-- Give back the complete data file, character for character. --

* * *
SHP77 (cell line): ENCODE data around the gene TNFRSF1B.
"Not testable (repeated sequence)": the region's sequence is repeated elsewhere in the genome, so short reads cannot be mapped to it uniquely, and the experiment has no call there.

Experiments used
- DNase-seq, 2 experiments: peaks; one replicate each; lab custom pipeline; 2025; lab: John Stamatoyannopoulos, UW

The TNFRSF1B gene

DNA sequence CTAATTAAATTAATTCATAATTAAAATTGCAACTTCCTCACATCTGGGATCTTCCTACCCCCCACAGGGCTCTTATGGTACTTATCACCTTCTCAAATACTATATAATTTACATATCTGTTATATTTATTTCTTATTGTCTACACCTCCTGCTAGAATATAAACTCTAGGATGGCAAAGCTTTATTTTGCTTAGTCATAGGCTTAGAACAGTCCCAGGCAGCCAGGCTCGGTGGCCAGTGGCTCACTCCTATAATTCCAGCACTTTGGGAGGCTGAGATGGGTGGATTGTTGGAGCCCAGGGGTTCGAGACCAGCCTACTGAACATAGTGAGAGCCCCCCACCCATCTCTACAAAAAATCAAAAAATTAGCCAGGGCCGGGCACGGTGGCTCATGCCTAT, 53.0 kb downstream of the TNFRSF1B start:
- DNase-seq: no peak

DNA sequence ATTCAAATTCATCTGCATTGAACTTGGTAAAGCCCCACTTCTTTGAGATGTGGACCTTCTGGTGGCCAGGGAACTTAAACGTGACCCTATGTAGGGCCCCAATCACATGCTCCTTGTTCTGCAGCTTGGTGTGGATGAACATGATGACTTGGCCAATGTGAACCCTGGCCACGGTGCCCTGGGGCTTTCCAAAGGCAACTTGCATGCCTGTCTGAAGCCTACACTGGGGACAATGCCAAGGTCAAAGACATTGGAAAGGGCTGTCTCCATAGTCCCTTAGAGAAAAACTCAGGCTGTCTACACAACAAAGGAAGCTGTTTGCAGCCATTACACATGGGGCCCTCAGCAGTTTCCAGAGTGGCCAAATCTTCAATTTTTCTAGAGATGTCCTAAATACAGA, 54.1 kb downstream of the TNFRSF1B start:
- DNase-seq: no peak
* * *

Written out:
SHP77 (cell line): ENCODE data around the gene TNFRSF1B.
"Not testable (repeated sequence)": the region's sequence is repeated elsewhere in the genome, so short reads cannot be mapped to it uniquely, and the experiment has no call there.

Experiments used
- DNase-seq, 2 experiments: peaks; one replicate each; lab custom pipeline; 2025; lab: John Stamatoyannopoulos, UW

The TNFRSF1B gene

DNA sequence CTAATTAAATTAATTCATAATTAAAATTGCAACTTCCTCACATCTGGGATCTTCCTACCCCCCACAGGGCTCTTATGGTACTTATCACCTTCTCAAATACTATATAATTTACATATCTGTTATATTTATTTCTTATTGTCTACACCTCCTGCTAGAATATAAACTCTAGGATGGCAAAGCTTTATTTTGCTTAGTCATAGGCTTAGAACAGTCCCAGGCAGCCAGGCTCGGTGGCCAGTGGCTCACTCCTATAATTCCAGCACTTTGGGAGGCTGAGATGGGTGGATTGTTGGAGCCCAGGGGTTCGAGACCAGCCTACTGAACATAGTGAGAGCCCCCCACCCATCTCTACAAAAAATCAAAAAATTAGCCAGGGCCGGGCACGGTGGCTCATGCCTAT, 53.0 kb downstream of the TNFRSF1B start:
- DNase-seq: no peak

DNA sequence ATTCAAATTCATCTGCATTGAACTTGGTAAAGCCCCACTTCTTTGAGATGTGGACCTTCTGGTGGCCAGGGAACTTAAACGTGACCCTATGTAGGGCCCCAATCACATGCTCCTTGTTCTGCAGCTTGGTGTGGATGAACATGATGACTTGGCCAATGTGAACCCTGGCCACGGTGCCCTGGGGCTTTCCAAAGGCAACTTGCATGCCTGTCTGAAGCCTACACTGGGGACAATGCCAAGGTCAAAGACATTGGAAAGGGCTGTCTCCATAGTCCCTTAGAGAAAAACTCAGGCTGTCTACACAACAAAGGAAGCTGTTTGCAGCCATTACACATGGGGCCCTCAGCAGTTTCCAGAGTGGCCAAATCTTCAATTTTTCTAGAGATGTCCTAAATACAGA, 54.1 kb downstream of the TNFRSF1B start:
- DNase-seq: no peak